As a Venmo banker myself, I have switched to only settling up at the end, to cut in half (or more) the number of transactions. Would not want my account flagged or frozen, even though it’s a completely legal activity. For similar reasons, we also make sure there’s nothing remotely poker related in the comment line.

This method also works totally fine since we only play with trusted friends, and even if something went disastrously wrong, only for stakes that aren’t life altering to get stiffed on. Method certainly would not work with unknown players on untrusted environment.
 
As a Venmo banker myself, I have switched to only settling up at the end, to cut in half (or more) the number of transactions. Would not want my account flagged or frozen, even though it’s a completely legal activity. For similar reasons, we also make sure there’s nothing remotely poker related in the comment line.

This method also works totally fine since we only play with trusted friends, and even if something went disastrously wrong, only for stakes that aren’t life altering to get stiffed on. Method certainly would not work with unknown players on untrusted environment.

Very fair caveat. I play with close friends almost exclusively. I would not advocate running a random group this way.
 
make sure there’s nothing remotely poker related in the comment line.
About that, I ask the same from my players. Here are a few examples of venmo comments I've received.

"Paying you, because your mother doesn't have venmo. Please forward to her."

"0.5 grams of heroin."

"Buy-in for an illegal underground poker game"

Yep, I have great friends...
 
About that, I ask the same from my players. Here are a few examples of venmo comments I've received.

"Paying you, because your mother doesn't have venmo. Please forward to her."

"0.5 grams of heroin."

"Buy-in for an illegal underground poker game"

Yep, I have great friends...
I shouldn't laugh but that mom joke was pretty good. ;)
 
I’ll say this as well… Though I’m hardly a prepper, I do believe in having a certain (healthy) amount of cash stashed safely where I can find it in an emergency. This is essentially also my poker bankroll. If I spend any cash, I replenish it from poker winnings. This has worked well enough for me that I can’t remember my bank card PIN, it’s been that long since I hit an ATM…
Makes mental note never to get into a deep stack hand with you.
 
Has anyone actually heard of someone's Venmo account being frozen for a (legal and lawful) home poker game?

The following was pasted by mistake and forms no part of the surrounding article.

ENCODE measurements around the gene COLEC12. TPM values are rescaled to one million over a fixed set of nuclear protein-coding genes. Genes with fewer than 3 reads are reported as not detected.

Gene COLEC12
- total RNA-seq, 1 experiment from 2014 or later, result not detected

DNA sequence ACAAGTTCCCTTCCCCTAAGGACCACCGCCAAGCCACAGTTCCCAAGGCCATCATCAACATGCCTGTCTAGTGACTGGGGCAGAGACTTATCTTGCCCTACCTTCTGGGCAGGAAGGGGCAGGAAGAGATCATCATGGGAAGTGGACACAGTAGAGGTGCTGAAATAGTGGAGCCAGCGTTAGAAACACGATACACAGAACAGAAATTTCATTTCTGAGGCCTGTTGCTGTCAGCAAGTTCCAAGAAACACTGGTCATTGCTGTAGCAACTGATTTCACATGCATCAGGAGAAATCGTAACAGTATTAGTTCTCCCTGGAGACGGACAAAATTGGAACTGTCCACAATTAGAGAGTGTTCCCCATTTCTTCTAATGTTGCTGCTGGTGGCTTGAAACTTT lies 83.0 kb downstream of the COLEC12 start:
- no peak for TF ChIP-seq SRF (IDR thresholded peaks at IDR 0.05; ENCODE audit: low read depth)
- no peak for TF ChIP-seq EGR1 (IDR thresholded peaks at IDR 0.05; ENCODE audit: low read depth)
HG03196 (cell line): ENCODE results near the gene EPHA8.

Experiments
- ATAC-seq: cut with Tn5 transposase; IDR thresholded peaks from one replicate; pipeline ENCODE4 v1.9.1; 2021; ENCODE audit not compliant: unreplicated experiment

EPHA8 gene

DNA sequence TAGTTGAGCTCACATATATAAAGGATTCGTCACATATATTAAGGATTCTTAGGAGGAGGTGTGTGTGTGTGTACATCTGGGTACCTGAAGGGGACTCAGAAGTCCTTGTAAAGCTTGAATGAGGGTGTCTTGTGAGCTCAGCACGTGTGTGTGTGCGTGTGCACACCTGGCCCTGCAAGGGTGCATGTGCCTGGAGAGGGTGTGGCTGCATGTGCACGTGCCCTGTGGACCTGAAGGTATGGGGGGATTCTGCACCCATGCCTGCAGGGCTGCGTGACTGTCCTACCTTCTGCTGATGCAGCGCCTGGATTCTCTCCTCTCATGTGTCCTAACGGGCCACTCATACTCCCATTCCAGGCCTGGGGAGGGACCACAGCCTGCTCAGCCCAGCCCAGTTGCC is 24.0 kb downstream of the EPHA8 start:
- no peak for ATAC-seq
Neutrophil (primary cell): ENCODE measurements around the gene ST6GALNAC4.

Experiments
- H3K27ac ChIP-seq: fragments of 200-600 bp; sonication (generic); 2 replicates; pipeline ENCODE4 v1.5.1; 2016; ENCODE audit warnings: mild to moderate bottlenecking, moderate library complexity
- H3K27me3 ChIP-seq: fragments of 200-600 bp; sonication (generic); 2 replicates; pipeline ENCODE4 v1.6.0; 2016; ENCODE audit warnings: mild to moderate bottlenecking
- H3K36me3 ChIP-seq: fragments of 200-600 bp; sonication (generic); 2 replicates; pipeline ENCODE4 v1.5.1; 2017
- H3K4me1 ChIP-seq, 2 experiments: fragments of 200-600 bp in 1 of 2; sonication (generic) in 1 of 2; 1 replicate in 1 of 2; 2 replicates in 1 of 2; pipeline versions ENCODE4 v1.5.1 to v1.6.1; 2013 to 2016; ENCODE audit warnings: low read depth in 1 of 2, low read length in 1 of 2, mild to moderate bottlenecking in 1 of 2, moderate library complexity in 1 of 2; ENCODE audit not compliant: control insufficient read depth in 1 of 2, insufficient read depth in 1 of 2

Also, what about Zelle? According to their TOS, it is only prohibited to use them for ILLEGAL gambling. As a Californian where social gambling is legal, I would imagine that wouldn't be an issue.
 
Has anyone actually heard of someone's Venmo account being frozen for a (legal and lawful) home poker game?

Also, what about Zelle? According to their TOS, it is only prohibited to use them for ILLEGAL gambling. As a Californian where social gambling is legal, I would imagine that wouldn't be an issue.
I had a friend whose Venmo was frozen for 48ish hours because he made a North Korean dictator joke in the comments. (A fellow friend is Korean, so my one friend who got busted by him put in the Venmo comment for his rebuy “Kim Jong <friend’s last name>” (like “Kim Jong Park” for example).

This was early days in the pandemic when we were playing remotely and Venmo had an influx of users and activity. I think it probably tripped some automated flagging. Took a few days talking with support for him to get his account reactivated.

I was wondering recently about whether a comment that mentioned poker, or a lotto pool, both of which are legal, would be okay nowadays. Reason I was thinking that was because of the Draft Kings ads inside the Venmo app. Still I prefer not to risk it and ask people not to put anything poker or gambling related.
 
I had a friend whose Venmo was frozen for 48ish hours because he made a North Korean dictator joke in the comments. (A fellow friend is Korean, so my one friend who got busted by him put in the Venmo comment for his rebuy “Kim Jong <friend’s last name>” (like “Kim Jong Park” for example).

This was early days in the pandemic when we were playing remotely and Venmo had an influx of users and activity. I think it probably tripped some automated flagging. Took a few days talking with support for him to get his account reactivated.

I was wondering recently about whether a comment that mentioned poker, or a lotto pool, both of which are legal, would be okay nowadays. Reason I was thinking that was because of the Draft Kings ads inside the Venmo app. Still I prefer not to risk it and ask people not to put anything poker or gambling related.
So we've been using Venmo for our monthly NLHE tourney. $45 buy-in. Person I co-host with manages the cash, and she does it through Venmo.

Pretty sure plenty of people have put "Poker" in the comments, and she hasn't been banned. But I think she is unaware of this. I will recommend that she use Zelle from now on since their policies are specifically against "illegal gambling".

We're all sub-35 in age, and we're just not cash people.
 
Just a Zelle heads up: it's all good so long as you know the other party (which most people in this situation would) but NEVER send money to anyone you don't know, like say buying something. Zelle is the favorite app for scammers because once you send the money you are fucked, no protections whatsoever. Their answer is "too bad, so sad." Sadly, I know this because I got scammed trying to buy some baseball tickets and Zelle doesn't care at all.